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Old 01-26-2008, 07:14 AM
Nurse Stella
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Default Workplace Censorship

I just read adriennezurub's post about being terminated for writing a book. I had something come up the other day, not quite as drastic, but it still got me thinking. A couple of nurses were discussing a town wide issue in the office, and one of us said, "I'm writing a letter to the editor of the paper". Our agency director, (not a nurse) piped in and said any letters to the newspaper had to be cleared by her! When asked why, she said it's a small town, and people will know where we work, and the letters would sound as if the agency supported the issue. And most definitely we could not sign "RN" after our names. We tried to argue the point that the issue we were discussing had nothing to do with health care, but she didn't care. "There will be retribution for anything printed without my ok." I thought we had a bill guaranteeing freedom of speech?

Bev
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Old 01-26-2008, 11:55 AM
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Originally Posted by Nurse Stella View Post
I just read adriennezurub's post about being terminated for writing a book. I had something come up the other day, not quite as drastic, but it still got me thinking. A couple of nurses were discussing a town wide issue in the office, and one of us said, "I'm writing a letter to the editor of the paper". Our agency director, (not a nurse) piped in and said any letters to the newspaper had to be cleared by her! When asked why, she said it's a small town, and people will know where we work, and the letters would sound as if the agency supported the issue. And most definitely we could not sign "RN" after our names. We tried to argue the point that the issue we were discussing had nothing to do with health care, but she didn't care. "There will be retribution for anything printed without my ok." I thought we had a bill guaranteeing freedom of speech?

Bev
Something is wrong here - we have the right to sign RN after our names anytime we want to and a simple disclaimer in the letter would let everyone know it is not the opinion of the facility.

And there is no way anyone should be able to keep you from using your freedom of speech - this is where a good union comes in or a labor attorney.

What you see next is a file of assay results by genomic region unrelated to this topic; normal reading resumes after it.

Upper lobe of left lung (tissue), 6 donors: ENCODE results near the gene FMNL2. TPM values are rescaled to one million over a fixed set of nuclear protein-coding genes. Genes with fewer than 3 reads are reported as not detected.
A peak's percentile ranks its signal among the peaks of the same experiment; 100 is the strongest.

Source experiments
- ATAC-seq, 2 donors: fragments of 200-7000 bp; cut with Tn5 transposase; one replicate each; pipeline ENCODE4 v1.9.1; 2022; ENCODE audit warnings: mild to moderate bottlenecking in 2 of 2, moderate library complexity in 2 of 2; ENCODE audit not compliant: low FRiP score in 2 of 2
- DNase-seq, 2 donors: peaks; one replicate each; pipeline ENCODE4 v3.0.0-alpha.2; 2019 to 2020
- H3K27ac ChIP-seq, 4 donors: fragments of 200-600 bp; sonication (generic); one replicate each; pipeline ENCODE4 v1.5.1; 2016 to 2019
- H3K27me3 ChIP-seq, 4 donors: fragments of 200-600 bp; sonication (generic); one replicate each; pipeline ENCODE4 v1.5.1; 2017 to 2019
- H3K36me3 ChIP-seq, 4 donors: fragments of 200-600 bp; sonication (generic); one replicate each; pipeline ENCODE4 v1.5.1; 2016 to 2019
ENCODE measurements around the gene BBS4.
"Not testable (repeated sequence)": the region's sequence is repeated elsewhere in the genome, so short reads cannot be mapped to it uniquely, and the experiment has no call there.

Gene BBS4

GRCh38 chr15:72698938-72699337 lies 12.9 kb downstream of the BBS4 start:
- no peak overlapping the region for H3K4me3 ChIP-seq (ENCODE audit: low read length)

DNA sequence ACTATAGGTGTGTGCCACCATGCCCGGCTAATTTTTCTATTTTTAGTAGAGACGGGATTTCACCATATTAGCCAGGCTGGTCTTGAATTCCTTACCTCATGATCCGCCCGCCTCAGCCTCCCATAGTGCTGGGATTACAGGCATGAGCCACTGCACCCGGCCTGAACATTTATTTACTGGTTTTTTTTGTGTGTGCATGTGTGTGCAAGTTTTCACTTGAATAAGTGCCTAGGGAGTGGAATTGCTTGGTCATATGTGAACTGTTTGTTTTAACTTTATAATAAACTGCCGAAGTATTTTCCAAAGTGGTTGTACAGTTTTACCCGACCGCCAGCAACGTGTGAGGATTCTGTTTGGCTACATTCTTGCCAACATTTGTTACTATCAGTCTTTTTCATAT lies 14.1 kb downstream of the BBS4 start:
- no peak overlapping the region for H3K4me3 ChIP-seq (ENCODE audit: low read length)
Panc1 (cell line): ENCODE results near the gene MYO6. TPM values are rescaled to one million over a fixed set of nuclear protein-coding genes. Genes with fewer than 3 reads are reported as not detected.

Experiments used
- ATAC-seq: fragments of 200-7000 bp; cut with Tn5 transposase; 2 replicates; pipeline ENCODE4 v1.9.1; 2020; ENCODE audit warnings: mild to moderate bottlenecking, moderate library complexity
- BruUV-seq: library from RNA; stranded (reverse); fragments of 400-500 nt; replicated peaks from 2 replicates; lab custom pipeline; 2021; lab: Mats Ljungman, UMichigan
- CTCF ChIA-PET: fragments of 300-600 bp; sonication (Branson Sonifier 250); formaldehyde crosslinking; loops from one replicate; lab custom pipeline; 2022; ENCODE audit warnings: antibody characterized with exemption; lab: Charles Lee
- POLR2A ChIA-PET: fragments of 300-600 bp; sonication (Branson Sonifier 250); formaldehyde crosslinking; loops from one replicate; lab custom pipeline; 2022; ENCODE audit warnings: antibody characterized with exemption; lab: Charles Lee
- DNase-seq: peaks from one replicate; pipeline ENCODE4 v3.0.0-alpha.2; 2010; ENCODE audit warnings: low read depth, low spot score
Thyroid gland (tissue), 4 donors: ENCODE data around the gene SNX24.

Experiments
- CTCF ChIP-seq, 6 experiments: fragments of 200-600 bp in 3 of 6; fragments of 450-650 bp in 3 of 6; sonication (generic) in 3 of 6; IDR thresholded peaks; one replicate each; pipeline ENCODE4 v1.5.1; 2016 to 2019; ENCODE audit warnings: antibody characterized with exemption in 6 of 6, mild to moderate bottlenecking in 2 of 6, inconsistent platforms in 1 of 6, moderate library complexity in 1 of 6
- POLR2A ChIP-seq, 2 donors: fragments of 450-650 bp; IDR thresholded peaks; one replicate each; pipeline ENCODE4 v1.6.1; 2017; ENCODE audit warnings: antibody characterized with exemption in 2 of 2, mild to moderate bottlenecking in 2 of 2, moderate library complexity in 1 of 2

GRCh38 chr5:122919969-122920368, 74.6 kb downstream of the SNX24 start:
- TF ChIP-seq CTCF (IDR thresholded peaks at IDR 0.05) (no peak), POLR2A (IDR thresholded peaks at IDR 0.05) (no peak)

Then again, you can always write a letter stating that you WOULD have written a letter, but there is no freedom of speech at your facility!

Stuff like this really ticks me off!
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Old 01-26-2008, 01:34 PM
LesleyJoy
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Bev,

Unless you and the other RNs have signed agreements not to publish letters/books without the express approval of your agency, what your Agency Director has stated is illegal. You might want to consider speaking with the person to whom the Agency Director is responsible.

Joy
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Old 01-26-2008, 04:51 PM
Babyboomer
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I do think there is a phobia out there. I wrote an essay at a national conference last year. I mentioned that as an ambulatory nurse, I found it a little more difficult to implement in-patient based policies into the outpatient settings and that it was nice to have some resources from the association that I was affiliated with. The essay was written at the conference, and to be only published in their newsletter. At work later, I let a co-worker read my original handwritten version. She thought it was great, so she told our manager (not a nurse) to read it. He was very troubled and told me that if any higher ups would read my essay, it would look like he didn't know how to do his job. I was floored. I think any hint of bad press is terrifying to our employers.